December 2015 Article

Preserve Your “Peace and Balance” During the Holiday Season

The holidays and the days building up to the holiday season can be a whirlwind of experiences and stress. If you or people you love experience stress or anxiety on a continuing basis, this time of the year can intensify those feelings. However, with a little planning and some positive thinking, you can find peace and balance during the holidays.

Hello, my name is Veronica Leybourne, I am one of the two Clinical Social Workers at the Lambeth Chiropractic & Wellness Centre. My passion is helping people empower themselves to cope better with their anxiety and stress. With great joy I am writing this article as I hope it will help you feel more peace and balance in your life.

The secret to handling any stress or anxiety is to be clearly aware of yourself and be in charge of your breath and your thoughts. Notice your breathing, observe your thoughts… am I breathing deeply? Am I thinking positive thoughts?

So # 1 coping strategy is: breathe, breathe, and breathe some more. I mean a deep, cleansing, diaphragmatic breath, where you inhale as your stomach rises and you exhale and your lungs empty completely! And do so anytime you notice your breathing. Most of us breathe shallow, quick breaths in our busy, rushed day. Take charge of your breathing… try to deep breathe at least 10 breaths every hour.

# 2 coping strategy is: Focus your mind on loving, hopeful, peaceful thoughts. Many of us find our mind focuses on problems, criticisms, judgements and fears. No wonder we are breathing as if our life is in danger! Take charge of your thoughts.. try to notice a small miracle, contemplate a grateful moment, send a loving reflection to someone, smile to yourself, remember a funny moment, recall a peaceful memory… try to think a positive thought once every hour.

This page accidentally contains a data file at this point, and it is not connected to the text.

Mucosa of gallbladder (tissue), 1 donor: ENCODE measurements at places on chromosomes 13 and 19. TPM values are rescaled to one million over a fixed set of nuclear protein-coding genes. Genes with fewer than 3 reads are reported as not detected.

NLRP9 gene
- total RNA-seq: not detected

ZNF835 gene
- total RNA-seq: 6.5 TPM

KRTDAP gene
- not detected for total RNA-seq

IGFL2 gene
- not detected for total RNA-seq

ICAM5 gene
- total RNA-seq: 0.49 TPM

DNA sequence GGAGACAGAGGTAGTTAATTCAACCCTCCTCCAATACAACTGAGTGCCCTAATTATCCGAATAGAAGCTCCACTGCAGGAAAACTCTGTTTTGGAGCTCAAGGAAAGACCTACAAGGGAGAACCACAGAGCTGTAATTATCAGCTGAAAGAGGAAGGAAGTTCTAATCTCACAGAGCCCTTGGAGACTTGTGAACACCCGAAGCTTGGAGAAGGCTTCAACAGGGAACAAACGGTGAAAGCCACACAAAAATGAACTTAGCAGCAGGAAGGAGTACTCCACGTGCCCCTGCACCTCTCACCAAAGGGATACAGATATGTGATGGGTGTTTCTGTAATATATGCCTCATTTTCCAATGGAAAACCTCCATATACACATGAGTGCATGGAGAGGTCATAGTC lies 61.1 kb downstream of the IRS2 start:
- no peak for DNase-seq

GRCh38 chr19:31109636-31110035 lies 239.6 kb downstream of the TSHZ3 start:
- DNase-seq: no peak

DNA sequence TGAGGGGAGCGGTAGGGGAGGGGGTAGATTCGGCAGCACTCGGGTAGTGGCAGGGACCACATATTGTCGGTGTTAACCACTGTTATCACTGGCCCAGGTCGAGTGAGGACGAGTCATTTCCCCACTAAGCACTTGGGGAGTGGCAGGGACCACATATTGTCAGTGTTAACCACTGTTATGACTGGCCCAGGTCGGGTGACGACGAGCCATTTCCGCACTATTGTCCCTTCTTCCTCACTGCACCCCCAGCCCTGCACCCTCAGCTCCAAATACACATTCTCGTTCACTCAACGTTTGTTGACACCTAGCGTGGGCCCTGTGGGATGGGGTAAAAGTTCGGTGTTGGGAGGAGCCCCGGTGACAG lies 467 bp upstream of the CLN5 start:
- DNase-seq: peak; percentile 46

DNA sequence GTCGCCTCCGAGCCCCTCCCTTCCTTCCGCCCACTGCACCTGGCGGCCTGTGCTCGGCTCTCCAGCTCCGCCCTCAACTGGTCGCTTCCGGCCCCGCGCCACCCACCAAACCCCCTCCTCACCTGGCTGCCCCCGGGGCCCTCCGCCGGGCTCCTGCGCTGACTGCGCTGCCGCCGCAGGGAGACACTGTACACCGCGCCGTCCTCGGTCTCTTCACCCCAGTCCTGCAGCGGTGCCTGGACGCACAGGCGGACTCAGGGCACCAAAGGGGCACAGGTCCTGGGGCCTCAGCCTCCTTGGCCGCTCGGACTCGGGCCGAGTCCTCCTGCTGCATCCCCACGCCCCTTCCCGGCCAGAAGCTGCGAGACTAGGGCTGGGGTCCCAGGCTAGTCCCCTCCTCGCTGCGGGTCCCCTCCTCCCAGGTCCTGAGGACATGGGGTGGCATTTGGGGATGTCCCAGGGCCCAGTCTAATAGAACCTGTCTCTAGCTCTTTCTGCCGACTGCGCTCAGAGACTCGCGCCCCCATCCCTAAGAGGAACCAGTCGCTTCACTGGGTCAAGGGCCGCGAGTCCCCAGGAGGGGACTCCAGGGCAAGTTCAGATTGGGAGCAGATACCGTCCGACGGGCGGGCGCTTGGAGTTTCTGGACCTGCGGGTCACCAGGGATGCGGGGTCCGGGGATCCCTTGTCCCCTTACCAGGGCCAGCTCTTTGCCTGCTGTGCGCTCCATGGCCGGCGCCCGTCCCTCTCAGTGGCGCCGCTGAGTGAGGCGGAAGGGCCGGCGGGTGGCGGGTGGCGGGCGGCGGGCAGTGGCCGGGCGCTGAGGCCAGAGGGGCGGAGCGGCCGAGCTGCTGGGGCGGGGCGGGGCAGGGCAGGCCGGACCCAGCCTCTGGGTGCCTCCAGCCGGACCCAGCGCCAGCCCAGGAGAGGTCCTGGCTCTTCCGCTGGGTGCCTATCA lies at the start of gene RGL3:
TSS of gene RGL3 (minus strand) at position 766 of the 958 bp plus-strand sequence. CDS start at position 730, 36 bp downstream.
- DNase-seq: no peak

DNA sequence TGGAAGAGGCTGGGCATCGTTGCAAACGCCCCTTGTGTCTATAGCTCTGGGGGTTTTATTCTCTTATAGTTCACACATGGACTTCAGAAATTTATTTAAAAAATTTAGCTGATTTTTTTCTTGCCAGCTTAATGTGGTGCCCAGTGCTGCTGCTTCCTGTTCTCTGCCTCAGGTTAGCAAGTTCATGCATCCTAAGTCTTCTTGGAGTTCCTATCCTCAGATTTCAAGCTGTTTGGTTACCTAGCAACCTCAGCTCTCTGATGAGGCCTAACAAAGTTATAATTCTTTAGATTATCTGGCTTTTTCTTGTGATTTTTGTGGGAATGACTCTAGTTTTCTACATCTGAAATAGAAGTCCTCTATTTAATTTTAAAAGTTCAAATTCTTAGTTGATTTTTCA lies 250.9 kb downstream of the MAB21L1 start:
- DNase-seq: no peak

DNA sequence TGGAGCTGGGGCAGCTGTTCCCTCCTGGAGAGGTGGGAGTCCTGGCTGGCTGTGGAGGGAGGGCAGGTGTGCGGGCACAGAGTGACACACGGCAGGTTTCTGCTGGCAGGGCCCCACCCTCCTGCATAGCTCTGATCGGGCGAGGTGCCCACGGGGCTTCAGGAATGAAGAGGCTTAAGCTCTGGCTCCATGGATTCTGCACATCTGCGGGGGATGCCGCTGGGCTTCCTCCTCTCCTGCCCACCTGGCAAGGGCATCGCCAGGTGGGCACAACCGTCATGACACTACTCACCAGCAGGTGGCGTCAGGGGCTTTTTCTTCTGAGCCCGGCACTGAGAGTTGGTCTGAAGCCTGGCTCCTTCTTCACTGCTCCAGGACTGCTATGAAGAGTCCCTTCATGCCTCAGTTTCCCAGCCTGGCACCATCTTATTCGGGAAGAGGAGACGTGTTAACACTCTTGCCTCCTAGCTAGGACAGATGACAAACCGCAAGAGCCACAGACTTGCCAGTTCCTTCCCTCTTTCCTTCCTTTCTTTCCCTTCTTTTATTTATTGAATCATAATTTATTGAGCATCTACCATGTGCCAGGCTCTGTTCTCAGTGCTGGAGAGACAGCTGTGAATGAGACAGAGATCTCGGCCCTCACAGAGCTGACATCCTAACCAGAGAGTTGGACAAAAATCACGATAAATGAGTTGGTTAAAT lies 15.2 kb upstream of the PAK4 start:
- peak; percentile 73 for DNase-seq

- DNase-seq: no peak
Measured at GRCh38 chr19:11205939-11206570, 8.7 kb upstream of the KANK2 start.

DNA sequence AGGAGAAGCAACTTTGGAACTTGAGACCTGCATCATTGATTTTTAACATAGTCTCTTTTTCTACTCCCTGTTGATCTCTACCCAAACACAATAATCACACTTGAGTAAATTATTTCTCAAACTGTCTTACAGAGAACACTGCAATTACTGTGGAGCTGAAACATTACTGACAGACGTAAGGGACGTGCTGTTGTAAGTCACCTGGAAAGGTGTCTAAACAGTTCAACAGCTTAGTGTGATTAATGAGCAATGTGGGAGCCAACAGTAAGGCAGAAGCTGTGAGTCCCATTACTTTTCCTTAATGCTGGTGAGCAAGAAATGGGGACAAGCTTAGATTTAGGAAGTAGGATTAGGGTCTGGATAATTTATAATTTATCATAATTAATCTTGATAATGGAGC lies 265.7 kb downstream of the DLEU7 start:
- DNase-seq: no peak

Many professionals have lists of suggestions to help us enjoy a peaceful, meaningful holiday. I have included some of their recommendations ~ but please ~ remember to breathe deeply and guide your mind toward positive thoughts while you are trying these “tips”! Try this: Pick two of your favourites and write them down. Keep it in your pocket, wallet, car, or somewhere you will see it and be reminded over the next two months.

  1. Take time for yourself. Remember that you’re only one person and can only accomplish certain things. Sometimes self-care is the best thing you can do — others will benefit when you are stress-free.
  2.  Remember what’s important. What makes a great celebration is loved ones. Relax, sit down, and enjoy time with those people who truly matter to you, and who support and care about you. Make your genuine and compassionate presence your present this holiday season.
  3. Seek support. Talk about your anxiety with your friends and family. Getting things out in the open can help you navigate your feelings and work toward a solution for your stress. — 1-3  American Psychological Association
  4. Acknowledge your feelings. If someone close to you has recently died or you can’t be with loved ones, realize that it’s normal to feel sadness and grief. It’s OK to take time to cry or express your feelings. You can’t force yourself to be happy just because it’s the holiday season.